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TV Everywhere apps: “Market the damn things”

Mon, 06/16/2014 - 1:49pm
Brian Santo

MSOs are getting crushed by their over the top rivals when it comes to TV Everywhere – an area where the only thing they have to do to become more competitive is to let their customers know that they are, in fact, competing.

Tablet owners are significantly more likely to use over the top (OTT) service apps such as Netflix than those offered by both TV networks and operators, according to The Diffusion Group (TDG). And the biggest reason OTT providers are eclipsing cable operators with tablet viewership, according to Michael Greeson, president and director of research at TDG, is because MSOs inexplicably are not promoting their own TV Everywhere apps.

Greeson’s advice to MSOs: “Market the damn things.”

Almost half (48 percent) of adult tablet owners report using OTT video apps on occasion, compared with 37 percent that use broadcast network apps, 31 percent that use cable network apps, and 23 percent that use TV operator apps.

ABC and NBC are good at promoting their apps. MSOs? Not so much. And it’s not because MSO apps aren’t ready for primetime. “I use the Comcast app,” Greeson said. “It gives me all the broadcasters in one app. That’s a tremendous advantage.”

TDG has been compiling evidence for years now that TV is going increasingly app-based, and the organization insists TV will end up completely app-based, possibly as early as 2020.

OTT providers are going straight to the consumer, and operators understand clearly that that’s a challenge. “It’s in their interest that everything goes through their gateway – their app,” Greeson observed. “It makes the service more sticky. It appears to increase loyalty. It appears to diminish the desire to cut the cord. But they’re not marketing it, and if they are marketing it, the marketing they do is absolutely pathetic. Their only ads are on page 2 or page 3 of the bills they send out.”

Greeson’s indictment covers all cable operators, but he’s especially perplexed by Comcast, a company that is spending vast amounts on marketing. Why not divert just a percentage of its marketing budget to promote its apps?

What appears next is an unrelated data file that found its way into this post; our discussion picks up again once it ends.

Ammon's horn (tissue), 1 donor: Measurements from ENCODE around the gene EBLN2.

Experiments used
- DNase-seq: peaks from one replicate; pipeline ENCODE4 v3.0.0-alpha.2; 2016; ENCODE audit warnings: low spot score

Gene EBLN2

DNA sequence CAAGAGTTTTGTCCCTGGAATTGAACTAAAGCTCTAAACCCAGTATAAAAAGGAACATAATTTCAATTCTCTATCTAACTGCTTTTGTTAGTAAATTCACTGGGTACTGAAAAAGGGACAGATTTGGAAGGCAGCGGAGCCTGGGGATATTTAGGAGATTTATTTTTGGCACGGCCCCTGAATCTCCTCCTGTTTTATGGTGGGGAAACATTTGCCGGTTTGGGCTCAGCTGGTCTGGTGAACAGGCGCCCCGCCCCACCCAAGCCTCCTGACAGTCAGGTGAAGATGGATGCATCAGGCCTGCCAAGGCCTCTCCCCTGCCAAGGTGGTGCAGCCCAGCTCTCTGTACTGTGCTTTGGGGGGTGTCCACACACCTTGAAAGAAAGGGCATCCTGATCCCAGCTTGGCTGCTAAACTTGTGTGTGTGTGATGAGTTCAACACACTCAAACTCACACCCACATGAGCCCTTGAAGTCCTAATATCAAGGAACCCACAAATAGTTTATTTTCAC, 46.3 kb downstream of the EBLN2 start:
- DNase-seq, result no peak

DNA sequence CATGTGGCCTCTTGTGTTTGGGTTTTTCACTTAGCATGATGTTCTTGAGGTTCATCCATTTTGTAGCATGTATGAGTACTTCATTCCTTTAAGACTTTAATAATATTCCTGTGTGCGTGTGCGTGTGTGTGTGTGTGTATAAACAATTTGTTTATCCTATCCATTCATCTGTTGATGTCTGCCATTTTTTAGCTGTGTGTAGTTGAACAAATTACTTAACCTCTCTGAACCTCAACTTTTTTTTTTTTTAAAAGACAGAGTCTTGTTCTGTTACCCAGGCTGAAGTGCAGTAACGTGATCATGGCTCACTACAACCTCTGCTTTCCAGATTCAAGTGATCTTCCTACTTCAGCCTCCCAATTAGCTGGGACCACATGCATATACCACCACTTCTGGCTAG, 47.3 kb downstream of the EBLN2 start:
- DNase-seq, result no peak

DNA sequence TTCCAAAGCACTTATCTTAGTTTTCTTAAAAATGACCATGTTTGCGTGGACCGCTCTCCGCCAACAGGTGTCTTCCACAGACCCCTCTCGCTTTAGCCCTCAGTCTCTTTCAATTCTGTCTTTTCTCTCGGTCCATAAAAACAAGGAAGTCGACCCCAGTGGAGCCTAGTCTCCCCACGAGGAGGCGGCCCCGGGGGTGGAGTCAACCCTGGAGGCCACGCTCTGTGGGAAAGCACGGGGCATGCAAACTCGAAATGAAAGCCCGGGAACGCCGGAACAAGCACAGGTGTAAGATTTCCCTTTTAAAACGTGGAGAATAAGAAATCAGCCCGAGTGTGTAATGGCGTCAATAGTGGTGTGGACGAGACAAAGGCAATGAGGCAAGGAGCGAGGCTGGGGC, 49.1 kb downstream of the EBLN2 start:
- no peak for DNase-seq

He also noted that cable operator apps get lost in the crowd in Apple’s App Store. It would be easy for all cable operators to get together, and establish a page in the app store where all cable subscribers could go to choose the TV Everywhere app offered by their provider. Easy to do, but cable just isn’t doing it.

Could the lack of promotion be deliberate? Might cable operators be unprepared for the inevitable increases in usage? Could they be worried about their networks being overloaded?

Greeson doesn’t believe that. First, he believes that cable operators absolutely do have the capacity. Furthermore, it’s not as if the capacity isn’t being used right now by cable’s OTT competitors anyway.

Beyond that, usage could translate into incremental revenue. Some operators have bandwidth caps; if viewers go over the caps, they can be charged. Who leaves behind incremental revenue, he asked?

It’s early in the game, Greeson allowed, but cable operators still have to make promoting their apps a priority, and they just aren’t. “Their priority is to reduce subscriber losses. This will do that, but they’re just not seeing it that way. ‘We’re getting to it,’ they tell me.”

“Nielsen is telling them that the TV is still the main viewing platform, but the networks are very excited about viewing on tablets, and they’re pushing it. Operators? The TV is still the center of their universe. They’re ignoring the fact that 75 percent of tablet viewing is inside the house. It’s not a mobile device; it’s serving as a secondary TV set.”

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